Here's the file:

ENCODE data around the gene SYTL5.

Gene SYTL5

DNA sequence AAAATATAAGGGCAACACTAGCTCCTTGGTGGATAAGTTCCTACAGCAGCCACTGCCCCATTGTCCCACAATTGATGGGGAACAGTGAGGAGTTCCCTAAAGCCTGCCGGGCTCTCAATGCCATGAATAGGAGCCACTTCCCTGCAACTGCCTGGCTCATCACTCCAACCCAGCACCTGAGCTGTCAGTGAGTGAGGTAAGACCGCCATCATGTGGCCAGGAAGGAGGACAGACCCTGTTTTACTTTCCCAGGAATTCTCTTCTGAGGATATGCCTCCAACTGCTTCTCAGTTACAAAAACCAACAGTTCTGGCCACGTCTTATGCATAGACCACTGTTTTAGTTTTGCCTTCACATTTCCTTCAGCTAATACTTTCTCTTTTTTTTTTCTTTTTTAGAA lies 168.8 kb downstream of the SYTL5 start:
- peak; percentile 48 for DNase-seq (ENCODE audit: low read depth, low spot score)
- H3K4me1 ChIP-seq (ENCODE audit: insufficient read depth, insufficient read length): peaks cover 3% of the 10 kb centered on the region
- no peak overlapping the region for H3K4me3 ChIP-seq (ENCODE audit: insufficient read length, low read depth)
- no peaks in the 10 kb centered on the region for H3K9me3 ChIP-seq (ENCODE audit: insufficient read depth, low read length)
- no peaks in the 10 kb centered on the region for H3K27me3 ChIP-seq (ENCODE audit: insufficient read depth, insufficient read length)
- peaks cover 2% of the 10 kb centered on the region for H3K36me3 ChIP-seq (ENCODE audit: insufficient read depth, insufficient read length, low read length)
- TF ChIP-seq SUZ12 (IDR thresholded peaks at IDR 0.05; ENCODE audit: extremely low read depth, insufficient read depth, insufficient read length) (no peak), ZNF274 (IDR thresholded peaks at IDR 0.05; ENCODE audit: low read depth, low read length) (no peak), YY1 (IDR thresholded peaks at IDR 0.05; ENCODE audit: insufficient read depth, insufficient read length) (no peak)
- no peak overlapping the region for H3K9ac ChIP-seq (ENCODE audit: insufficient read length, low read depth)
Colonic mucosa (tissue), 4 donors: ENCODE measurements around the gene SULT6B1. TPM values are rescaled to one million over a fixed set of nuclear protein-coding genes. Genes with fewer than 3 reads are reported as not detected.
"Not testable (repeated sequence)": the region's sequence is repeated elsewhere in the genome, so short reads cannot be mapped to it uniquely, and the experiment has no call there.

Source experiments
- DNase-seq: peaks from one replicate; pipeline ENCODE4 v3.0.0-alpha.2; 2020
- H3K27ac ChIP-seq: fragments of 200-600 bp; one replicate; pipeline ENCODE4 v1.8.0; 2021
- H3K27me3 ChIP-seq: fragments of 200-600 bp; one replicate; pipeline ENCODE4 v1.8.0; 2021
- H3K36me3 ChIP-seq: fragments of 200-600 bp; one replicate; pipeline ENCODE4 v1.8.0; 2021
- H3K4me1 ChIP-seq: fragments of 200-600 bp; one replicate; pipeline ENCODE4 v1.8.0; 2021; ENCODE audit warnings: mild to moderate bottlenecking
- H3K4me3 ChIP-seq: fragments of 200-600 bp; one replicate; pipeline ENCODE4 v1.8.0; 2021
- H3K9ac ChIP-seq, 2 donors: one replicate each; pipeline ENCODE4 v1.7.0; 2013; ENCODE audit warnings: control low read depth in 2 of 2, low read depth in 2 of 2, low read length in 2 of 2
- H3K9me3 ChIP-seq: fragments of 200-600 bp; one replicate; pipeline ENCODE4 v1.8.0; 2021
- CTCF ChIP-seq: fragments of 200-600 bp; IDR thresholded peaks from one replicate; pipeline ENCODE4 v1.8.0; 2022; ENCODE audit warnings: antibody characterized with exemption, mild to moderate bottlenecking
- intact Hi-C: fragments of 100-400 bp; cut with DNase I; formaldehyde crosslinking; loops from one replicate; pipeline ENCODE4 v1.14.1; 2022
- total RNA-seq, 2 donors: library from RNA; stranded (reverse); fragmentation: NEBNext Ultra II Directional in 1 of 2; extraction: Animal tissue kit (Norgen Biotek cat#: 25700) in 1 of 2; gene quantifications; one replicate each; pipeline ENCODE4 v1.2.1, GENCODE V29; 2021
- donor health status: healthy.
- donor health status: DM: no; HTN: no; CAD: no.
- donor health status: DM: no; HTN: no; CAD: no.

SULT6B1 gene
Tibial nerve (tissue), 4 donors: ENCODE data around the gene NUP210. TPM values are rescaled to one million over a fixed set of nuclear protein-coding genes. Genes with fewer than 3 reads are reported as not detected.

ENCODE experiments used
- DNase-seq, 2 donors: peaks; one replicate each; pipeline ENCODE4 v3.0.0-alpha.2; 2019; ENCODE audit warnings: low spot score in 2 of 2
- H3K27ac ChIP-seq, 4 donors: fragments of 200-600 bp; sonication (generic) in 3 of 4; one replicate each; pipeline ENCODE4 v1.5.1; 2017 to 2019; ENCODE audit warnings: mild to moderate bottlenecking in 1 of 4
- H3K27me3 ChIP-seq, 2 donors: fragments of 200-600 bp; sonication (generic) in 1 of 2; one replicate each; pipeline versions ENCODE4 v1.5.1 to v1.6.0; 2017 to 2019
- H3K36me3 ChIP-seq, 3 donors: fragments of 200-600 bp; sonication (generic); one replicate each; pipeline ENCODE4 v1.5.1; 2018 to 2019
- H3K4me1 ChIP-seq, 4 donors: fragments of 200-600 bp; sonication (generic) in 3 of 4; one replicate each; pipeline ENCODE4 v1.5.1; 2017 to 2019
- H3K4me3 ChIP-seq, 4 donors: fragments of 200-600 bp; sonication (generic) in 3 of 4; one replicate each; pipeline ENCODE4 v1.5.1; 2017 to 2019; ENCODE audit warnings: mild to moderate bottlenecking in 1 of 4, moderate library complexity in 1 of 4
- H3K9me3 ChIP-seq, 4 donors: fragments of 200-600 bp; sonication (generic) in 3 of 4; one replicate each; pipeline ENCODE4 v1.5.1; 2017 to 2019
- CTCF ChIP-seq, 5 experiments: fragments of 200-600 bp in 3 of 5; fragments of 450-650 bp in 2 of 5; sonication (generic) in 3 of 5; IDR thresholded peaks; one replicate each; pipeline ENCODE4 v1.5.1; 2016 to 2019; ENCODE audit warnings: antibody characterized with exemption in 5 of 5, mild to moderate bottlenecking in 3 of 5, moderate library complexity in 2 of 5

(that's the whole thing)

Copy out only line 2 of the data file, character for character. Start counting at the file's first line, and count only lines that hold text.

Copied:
Gene SYTL5